“Bad” villains occupy a dangerous place in the world of villainy. Unlike Good villains, they are not bound by conviction, honour, or admirable goals. Unlike Ugly villains, they often retain their composure and never have to resort to bloody or more “chaotic evil” tactics to get their way. Instead, a Bad villain occupies the “neutral evil” area of an alignment chart. That is to say, the most evil. A Bad villain will make an alliance with the full intent of breaking it later, or lying to gain a new ally, and generally doing everything in their power to make their nefarious (and usually complex) goals a reality while holding nothing back.

To me, a Bad villain represents the middle ground between a Good and Ugly villain. They can be respected, like a Good villain, but are often more respected for their intelligence and skill in executing their plans. However, an audience can still be afraid of them or hate them for the same reason.

For this type of villain, I turn to King Claudius in William Shakespeare’s Hamlet. Killing his own brother just for the sake of power, turning Hamlet’s friends Rosencrantz and Guildenstern against him using misdirection and lies, and (debatably) hardly batting at eye when his new wife drops dead, Claudius is one evil man whose actions amount to nothing but pure, concentrated evil. Hamlet’s guise of insanity is adopted to shield his actual intentions from his newly-crowned uncle, which seems to have Claudius and his Lord Chamberlain spook Polonius thrown off, until Claidus manages to wrangle Rosencrantz and Guildenstern to do his bidding. This manipulation of the good-hearted or gullible is something that a Bad villain can do very well and will often try to do. Again, it is seemingly in their nature to choice which laws to follow, rather than a Good villain who often adheres more strictly to a set morality that they themselves follow. Either way, the audience’s hatred  and respect can grow simultaneously out of the actions of a Bad villain. Frankly, it would usually be so much easier to just hate these evil guys/gals if they weren’t so damn good at what they did.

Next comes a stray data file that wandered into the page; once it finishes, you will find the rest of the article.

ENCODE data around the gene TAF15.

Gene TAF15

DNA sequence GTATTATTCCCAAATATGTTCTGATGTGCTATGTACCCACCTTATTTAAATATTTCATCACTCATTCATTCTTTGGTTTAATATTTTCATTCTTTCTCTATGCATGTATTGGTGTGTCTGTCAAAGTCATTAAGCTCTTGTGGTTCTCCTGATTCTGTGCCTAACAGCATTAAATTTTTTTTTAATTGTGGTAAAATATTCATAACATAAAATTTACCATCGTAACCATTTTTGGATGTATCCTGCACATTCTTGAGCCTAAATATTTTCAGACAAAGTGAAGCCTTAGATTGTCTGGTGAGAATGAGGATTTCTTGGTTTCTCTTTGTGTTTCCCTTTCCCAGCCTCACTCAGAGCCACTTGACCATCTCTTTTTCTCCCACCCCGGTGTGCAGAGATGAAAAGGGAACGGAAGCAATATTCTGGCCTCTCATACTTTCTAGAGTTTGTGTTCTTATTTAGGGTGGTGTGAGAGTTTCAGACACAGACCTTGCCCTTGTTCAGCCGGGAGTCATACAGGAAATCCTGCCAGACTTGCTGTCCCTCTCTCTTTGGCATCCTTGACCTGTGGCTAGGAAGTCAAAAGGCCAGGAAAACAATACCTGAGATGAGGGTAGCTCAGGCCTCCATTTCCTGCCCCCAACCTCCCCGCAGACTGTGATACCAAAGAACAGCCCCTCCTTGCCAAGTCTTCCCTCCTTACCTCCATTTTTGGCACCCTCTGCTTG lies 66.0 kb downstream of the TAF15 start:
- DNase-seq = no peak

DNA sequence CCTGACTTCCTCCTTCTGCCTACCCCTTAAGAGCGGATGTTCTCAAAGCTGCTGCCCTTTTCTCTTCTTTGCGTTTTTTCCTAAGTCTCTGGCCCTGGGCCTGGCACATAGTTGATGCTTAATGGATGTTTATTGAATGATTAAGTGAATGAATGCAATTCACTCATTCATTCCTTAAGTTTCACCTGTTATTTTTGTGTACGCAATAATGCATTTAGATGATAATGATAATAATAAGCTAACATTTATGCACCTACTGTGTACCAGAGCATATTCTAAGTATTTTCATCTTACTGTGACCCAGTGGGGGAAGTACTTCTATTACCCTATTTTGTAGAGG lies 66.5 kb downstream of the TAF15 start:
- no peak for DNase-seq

Ugly: King Joffrey Baratheon (A Song of Ice and Fire)

An “Ugly” villain gives absolutely zero schnikies about what you or anybody else on the face of the planet (or several planets if it’s Sci-fi) and they will do what they want when they want to do it. The incest-born boy king Joffrey Baratheon of George R. R. Martin’s A Song of Ice and Fire series really seems to follow a very Chaotic Evil sort of path. His actions are brash, abrasive, cruel, and often don’t even serve a purpose outside of satiating (albeit only temporarily) his ego and malicious intent. Whether it’s abusing his previous wife-to-be, publicly humiliating his uncle, or threatening to mass slaughter the populace of his own capitol city, Joffrey is an Ugly villain, and is ultimately, extremely hated by pretty much everyone everywhere in-universe and in real life.